SBIR Phase I: Manufacturing Low-Cost Metal-to-Glass Seals for Insulating Glazing
National Science Foundation
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Small Business Information
W265 N3011 Peterson Drive, Pewaukee, WI, 53072-4431
Socially and Economically Disadvantaged:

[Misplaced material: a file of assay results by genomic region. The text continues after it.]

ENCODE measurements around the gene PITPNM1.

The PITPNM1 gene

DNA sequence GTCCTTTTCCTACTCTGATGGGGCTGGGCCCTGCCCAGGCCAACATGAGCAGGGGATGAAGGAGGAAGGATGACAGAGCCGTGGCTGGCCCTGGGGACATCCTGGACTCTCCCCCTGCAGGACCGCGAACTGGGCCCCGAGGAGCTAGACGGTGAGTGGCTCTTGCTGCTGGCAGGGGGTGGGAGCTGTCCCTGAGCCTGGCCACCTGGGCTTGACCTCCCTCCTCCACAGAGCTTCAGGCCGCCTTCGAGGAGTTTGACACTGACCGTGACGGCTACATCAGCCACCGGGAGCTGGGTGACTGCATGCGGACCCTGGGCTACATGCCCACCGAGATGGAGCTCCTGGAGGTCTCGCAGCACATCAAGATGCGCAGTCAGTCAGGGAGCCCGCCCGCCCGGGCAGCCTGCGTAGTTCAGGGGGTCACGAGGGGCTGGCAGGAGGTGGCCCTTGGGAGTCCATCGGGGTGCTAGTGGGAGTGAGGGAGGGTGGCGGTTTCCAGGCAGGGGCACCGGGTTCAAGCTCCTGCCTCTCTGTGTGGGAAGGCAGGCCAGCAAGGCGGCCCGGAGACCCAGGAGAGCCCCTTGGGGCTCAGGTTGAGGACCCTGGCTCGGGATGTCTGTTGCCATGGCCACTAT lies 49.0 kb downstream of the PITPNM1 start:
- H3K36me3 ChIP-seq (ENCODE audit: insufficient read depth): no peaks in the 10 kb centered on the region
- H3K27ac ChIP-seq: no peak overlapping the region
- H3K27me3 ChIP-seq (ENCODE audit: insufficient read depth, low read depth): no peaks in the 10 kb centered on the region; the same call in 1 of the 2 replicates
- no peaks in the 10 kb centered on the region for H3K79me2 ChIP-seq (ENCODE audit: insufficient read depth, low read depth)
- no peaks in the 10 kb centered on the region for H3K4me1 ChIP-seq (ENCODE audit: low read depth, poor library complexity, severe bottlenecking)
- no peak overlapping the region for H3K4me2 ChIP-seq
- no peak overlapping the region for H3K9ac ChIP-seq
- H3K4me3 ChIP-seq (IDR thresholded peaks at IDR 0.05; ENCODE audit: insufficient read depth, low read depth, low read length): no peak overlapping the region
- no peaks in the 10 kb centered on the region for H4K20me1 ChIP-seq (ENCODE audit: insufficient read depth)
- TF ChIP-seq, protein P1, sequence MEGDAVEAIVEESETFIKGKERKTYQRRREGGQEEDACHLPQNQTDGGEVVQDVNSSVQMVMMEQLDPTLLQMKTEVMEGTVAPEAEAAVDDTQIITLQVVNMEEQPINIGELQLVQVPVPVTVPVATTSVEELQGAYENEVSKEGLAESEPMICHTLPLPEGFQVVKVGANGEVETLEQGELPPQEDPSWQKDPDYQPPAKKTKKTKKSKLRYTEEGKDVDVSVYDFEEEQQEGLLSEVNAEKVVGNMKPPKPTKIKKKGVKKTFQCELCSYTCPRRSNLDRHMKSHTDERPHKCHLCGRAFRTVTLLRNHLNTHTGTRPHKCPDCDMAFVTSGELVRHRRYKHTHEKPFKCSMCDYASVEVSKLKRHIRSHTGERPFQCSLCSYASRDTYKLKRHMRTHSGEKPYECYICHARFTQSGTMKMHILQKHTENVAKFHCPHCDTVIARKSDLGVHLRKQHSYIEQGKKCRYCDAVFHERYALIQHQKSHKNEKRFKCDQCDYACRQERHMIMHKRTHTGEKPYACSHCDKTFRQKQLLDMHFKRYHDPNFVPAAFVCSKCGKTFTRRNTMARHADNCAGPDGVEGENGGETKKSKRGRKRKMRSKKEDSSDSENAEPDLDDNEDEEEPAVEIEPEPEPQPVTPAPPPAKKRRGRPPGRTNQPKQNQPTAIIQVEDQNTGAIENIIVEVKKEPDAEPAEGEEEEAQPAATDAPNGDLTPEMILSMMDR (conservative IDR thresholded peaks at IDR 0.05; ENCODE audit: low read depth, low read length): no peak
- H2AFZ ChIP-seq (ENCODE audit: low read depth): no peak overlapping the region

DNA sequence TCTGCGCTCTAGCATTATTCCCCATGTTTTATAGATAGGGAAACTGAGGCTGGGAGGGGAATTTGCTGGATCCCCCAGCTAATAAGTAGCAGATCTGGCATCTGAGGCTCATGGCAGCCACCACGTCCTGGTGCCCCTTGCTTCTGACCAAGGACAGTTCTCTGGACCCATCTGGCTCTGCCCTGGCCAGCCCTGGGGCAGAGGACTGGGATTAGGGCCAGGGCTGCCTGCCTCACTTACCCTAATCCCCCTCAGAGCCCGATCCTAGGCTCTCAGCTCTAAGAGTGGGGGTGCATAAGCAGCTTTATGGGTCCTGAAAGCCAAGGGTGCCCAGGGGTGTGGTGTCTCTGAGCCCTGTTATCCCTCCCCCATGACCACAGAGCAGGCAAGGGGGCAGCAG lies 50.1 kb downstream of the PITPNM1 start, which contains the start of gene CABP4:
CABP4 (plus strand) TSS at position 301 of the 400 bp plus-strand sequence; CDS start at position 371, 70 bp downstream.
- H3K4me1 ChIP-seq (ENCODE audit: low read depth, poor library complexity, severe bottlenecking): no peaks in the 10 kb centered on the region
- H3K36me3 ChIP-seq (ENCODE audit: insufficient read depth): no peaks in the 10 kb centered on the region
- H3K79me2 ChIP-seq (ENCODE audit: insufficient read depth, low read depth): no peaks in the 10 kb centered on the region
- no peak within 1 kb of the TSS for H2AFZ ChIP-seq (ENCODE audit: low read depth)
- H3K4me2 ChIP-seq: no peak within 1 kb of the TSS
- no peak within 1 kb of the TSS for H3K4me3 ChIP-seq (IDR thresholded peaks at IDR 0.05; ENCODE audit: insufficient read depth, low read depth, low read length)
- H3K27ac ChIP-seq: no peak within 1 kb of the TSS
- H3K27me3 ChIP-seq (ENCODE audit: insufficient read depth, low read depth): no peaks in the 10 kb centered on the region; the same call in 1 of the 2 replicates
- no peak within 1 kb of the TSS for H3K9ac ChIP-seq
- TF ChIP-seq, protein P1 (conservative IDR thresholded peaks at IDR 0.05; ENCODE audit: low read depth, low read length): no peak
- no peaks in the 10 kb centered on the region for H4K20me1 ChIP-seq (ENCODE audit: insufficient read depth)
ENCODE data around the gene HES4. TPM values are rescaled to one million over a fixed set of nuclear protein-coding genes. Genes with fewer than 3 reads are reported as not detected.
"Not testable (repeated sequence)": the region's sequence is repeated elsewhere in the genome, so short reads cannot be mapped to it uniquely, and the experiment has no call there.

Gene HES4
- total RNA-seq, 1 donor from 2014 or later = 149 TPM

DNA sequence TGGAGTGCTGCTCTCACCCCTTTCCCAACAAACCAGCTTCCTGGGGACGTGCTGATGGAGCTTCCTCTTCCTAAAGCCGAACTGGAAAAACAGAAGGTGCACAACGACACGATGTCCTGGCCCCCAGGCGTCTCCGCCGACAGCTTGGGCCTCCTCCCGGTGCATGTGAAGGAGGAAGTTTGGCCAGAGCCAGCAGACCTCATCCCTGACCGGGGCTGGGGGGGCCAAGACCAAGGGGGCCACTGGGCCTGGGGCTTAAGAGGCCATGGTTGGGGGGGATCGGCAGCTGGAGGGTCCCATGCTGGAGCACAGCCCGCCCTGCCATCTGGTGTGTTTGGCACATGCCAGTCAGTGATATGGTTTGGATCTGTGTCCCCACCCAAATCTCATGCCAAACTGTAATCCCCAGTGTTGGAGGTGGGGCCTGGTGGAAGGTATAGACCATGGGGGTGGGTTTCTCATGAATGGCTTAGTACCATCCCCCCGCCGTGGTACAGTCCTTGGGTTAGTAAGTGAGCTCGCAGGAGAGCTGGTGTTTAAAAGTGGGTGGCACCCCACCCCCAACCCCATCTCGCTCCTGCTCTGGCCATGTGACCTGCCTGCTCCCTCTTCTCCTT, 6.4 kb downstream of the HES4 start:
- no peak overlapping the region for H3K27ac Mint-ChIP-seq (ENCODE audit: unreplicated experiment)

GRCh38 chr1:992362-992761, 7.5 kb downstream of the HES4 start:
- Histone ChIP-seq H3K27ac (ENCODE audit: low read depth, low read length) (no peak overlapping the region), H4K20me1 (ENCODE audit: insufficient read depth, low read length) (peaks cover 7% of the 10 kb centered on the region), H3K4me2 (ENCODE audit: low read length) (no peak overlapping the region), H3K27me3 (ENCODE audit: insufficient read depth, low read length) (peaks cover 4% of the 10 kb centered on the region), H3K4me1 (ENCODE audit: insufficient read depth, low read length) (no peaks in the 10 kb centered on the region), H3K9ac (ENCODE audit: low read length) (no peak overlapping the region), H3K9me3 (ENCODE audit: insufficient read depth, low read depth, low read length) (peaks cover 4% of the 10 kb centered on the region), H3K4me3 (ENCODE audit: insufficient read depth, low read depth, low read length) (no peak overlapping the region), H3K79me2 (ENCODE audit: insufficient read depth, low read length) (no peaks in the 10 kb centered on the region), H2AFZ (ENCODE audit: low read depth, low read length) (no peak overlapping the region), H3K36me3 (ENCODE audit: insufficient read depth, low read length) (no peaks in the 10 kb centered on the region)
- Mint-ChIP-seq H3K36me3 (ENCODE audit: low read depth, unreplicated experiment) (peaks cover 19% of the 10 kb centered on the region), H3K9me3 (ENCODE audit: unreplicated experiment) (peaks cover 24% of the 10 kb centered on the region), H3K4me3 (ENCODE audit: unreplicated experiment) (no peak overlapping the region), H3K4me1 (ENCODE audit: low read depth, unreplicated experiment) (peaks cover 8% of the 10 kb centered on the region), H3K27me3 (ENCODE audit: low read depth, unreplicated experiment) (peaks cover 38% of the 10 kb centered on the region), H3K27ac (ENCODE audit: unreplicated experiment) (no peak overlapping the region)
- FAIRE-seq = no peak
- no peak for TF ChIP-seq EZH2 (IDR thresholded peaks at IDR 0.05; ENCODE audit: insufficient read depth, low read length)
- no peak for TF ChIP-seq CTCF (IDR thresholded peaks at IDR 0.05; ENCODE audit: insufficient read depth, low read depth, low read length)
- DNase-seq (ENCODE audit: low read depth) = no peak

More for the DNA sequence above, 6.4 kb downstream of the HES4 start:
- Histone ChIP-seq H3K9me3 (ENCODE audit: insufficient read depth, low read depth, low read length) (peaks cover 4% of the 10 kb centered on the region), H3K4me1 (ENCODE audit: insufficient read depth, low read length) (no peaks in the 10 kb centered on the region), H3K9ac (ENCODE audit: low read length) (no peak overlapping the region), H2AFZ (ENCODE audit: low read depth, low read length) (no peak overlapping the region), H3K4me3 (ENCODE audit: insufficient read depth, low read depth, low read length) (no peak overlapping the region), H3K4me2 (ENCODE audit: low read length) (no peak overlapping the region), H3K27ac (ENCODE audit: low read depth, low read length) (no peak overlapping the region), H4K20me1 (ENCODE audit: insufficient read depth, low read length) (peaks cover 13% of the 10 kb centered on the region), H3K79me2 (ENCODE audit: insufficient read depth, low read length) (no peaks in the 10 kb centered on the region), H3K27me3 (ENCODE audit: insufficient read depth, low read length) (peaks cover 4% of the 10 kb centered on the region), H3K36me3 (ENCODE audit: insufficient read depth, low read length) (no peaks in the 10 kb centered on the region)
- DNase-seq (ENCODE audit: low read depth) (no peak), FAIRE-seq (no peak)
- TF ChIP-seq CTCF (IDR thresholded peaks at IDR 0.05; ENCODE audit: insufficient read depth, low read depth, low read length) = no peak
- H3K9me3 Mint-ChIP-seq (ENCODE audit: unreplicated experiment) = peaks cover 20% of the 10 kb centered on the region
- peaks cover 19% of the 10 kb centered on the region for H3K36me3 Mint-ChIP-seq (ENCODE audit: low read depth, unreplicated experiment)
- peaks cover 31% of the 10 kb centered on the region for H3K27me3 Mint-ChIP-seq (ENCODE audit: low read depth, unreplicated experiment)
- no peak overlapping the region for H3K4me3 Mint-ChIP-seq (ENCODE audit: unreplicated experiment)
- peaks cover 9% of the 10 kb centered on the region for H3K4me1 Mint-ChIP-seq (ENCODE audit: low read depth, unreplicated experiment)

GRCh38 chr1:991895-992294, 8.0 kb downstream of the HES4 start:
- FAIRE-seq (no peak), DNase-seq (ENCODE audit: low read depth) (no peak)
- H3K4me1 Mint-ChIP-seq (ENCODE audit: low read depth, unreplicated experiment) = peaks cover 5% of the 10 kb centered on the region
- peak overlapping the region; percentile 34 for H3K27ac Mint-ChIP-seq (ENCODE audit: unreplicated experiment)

AbstractThis Small Business Innovation Research (SBIR) phase I aims to demonstrate the feasibility of constructing a novel machine for manufacturing low-cost glass-to-metal seals for insulating window glazing. Applications include vacuum glazing which insulates as well as a wall (R11 to R20), representing a major improvement in window technology. It will also provide an opportunity to improve existing window technology. The one remaining barrier to economic viability is a low-cost process to metallize the perimeter edges of glass panes. The current state of the art requires a vacuum chamber large enough to hold glass as large as 2 meters x 3 meters. The large chamber and associated vacuum pumps are capital- and operating-cost intensive, largely wasted on smaller panes. This project involves building and operating an innovative vacuum deposition device which can metalize the edges of glass panes of virtually any size. The capital cost and operating cost of this device will scale up based on pane perimeter, not pane area. The proposed activity will leverage accumulated knowledge in plasma-aided manufacturing, and advance it, to overcome longstanding technical barriers to provide a major advance in glazing technology. It will improve the understanding of how closely vacuum glazing approaches its potential. The commercial potential of this project will be accrue primarily to the retrofitting of residential buildings. By 2050, if 2 trillion square feet of glazing can be retrofitted with this technology, the avoided energy loss would amount to 12% of residential heating and cooling energy, or 1% of U.S. energy use. Avoided greenhouse gas emissions for the entire U.S. would also be 1%.This project arises from the goal of achieving cost parity, that is, vacuum windows that cost no more to manufacture than conventional argon-filled Insulating Glass units. If cost parity is achieved, the avoided costs of drilling natural gas wells equivalent to this energy savings will more than pay for the required installed glazing capacity. Successful development of this machine will lead to achieving cost parity, enabling rapid market penetration through retrofit of existing buildings as well as new construction.
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